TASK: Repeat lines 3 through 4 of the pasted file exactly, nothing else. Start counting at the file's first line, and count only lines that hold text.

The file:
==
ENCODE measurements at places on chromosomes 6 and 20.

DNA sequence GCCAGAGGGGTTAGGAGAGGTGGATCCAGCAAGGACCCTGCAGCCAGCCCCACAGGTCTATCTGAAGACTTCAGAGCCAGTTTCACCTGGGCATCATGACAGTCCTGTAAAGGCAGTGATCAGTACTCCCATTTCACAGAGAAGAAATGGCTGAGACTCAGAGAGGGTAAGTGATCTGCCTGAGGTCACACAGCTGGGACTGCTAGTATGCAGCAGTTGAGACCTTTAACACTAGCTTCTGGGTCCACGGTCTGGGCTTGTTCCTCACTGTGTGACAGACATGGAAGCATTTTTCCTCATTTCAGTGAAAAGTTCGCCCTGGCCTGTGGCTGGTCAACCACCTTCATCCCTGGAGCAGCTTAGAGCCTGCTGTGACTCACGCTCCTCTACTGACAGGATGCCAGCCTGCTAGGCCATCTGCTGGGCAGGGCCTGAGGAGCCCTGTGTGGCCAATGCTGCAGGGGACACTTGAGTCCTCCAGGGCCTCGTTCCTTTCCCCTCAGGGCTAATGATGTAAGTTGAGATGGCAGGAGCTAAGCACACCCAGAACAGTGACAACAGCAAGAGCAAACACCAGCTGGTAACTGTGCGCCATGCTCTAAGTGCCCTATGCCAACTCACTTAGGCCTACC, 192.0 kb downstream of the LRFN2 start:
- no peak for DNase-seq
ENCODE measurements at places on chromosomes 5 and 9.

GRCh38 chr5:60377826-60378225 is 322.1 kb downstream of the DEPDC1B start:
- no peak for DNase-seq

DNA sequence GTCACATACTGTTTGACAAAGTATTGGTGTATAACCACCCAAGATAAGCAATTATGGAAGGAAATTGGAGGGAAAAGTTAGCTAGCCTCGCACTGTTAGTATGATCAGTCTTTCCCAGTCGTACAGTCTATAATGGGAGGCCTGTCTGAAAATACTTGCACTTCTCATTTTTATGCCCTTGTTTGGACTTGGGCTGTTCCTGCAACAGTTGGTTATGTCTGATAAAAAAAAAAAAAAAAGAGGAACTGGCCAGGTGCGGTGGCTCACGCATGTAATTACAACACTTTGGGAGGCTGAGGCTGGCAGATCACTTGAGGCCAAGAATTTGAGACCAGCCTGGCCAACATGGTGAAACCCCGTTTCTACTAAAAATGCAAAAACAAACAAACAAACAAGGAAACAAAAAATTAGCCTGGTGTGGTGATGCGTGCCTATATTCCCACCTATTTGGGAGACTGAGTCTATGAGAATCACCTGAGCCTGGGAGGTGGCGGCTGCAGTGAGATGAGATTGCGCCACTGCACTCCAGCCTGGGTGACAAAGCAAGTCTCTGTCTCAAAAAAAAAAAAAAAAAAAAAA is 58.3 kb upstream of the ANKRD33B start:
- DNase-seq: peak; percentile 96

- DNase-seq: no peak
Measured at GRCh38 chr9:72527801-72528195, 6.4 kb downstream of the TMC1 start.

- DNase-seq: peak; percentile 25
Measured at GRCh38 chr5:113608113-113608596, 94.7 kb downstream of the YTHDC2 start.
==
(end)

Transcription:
- no peak for DNase-seq
ENCODE measurements at places on chromosomes 5 and 9.